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In Southeast Asia, trade war is curbing imports as well

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SINGAPORE — A slump in Southeast Asian exports amid a worsening US-China trade war is having a knock-on effect on imports.

Given the high import content of manufactured goods, purchases from abroad have slid along with the plunge in exports from four emerging Southeast Asian economies and South Korea.

That, in turn, will cut investment and growth in those countries, Reza Siregar and Yuanliu Hu, economists at the Institute of International Finance (IIF), said in a research note.

The hardest-hit will be South Korea and Thailand, where capital imports have dropped the most. Growth in those economies is seen weakening this year to 2.1% and 3.4% respectively, the economists said.

Besides South Korea and Thailand, the IIF included Indonesia, Malaysia and the Philippines in its analysis.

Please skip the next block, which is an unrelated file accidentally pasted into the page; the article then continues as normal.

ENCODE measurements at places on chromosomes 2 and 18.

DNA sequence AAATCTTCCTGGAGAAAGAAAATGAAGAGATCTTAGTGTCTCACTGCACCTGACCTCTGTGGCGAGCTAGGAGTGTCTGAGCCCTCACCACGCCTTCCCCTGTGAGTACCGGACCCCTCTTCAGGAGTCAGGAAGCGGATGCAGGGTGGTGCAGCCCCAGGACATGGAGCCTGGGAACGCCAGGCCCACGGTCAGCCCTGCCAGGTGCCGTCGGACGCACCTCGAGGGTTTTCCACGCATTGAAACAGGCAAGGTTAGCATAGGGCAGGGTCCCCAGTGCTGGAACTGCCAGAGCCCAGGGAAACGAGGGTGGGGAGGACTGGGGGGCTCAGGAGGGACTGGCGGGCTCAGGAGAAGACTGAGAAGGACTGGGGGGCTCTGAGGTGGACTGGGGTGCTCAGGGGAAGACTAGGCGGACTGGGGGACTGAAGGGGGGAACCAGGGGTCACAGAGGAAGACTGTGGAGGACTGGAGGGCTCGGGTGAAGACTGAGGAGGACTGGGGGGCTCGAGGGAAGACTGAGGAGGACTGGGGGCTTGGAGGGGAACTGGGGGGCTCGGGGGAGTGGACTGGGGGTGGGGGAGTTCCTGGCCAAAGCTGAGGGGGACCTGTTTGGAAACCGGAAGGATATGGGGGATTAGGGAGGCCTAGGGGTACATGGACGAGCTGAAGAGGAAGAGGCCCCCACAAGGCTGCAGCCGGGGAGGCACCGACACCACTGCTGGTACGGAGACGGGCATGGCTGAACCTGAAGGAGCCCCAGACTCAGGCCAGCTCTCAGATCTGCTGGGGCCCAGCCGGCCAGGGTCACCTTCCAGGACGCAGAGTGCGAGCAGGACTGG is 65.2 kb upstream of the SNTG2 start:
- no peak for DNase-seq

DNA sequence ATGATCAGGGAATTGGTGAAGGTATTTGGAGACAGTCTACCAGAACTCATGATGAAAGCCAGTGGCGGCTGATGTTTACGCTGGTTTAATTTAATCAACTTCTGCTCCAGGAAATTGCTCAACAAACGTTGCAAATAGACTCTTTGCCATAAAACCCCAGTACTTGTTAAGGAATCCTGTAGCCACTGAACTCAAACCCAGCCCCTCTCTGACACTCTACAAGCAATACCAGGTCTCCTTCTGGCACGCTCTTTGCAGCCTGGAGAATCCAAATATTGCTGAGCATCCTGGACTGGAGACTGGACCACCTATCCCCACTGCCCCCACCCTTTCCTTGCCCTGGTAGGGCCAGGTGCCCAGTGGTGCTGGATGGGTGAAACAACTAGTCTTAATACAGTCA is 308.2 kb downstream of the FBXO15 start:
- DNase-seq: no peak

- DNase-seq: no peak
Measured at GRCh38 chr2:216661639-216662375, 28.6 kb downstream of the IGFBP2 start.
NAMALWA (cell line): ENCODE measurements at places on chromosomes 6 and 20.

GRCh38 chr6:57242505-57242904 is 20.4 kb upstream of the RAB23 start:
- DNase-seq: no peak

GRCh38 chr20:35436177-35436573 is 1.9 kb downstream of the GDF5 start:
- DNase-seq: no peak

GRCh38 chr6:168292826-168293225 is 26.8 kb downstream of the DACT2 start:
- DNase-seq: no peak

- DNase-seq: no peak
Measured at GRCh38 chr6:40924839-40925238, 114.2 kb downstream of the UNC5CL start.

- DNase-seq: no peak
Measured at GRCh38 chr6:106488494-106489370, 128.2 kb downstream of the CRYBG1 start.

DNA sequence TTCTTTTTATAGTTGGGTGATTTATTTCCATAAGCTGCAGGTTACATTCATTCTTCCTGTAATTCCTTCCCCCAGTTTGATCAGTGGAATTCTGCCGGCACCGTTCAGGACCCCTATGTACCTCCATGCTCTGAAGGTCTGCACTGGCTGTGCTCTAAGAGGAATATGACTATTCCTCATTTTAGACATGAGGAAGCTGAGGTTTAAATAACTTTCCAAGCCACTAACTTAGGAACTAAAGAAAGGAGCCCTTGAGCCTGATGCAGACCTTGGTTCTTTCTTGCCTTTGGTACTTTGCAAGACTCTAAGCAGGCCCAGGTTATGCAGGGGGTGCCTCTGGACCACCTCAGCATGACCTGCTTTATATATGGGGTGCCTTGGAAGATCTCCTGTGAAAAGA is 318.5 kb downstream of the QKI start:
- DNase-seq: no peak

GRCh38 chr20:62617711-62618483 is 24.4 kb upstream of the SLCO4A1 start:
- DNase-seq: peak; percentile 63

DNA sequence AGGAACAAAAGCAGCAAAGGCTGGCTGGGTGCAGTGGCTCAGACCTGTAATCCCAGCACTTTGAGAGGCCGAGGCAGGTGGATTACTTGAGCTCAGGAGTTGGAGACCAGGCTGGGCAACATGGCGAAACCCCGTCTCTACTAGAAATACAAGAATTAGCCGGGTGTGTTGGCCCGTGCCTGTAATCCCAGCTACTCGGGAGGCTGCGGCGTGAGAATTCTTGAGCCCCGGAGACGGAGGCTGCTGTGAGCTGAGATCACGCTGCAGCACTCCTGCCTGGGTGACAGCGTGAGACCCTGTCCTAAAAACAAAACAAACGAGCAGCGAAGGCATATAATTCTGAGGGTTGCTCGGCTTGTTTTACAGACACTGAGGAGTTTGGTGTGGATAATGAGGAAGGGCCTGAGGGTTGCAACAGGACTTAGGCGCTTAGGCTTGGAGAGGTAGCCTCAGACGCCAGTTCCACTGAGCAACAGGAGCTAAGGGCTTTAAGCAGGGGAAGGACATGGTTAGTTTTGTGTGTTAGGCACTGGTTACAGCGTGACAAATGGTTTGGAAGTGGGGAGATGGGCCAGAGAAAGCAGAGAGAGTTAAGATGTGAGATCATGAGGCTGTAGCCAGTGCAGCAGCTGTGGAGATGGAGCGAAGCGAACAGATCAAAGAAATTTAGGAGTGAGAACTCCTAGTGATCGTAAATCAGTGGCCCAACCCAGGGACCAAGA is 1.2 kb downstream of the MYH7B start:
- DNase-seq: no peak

The Philippines was the only country in the group where both export and import volumes have increased.




Weaker import growth will also result in stronger current account positions this year, most notably in Thailand and Malaysia, the IIF said.

“The risks for further growth slowdowns remain amid escalating global trade uncertainties, especially if cutbacks in investment persist,” the IIF said.

Oxford Economics Ltd. has also lowered its growth forecast for Southeast Asia amid escalating trade tensions. The region’s economy is seen weakening to 4.8% this year and 4.7% in 2020 from 5.3% last year, Oxford’s lead Asia economist Sian Fenner said in a note.

Singapore, Malaysia, and Thailand are most exposed to global trade in a region that has particularly high export orientation and strong trade integration with China, Ms. Fenner said. The economies will be partly helped by monetary policy easing and supportive domestic demand, though interest-rate accommodation will have to be only moderate due to high debt levels and vulnerability to international outflows, she added. — Bloomberg

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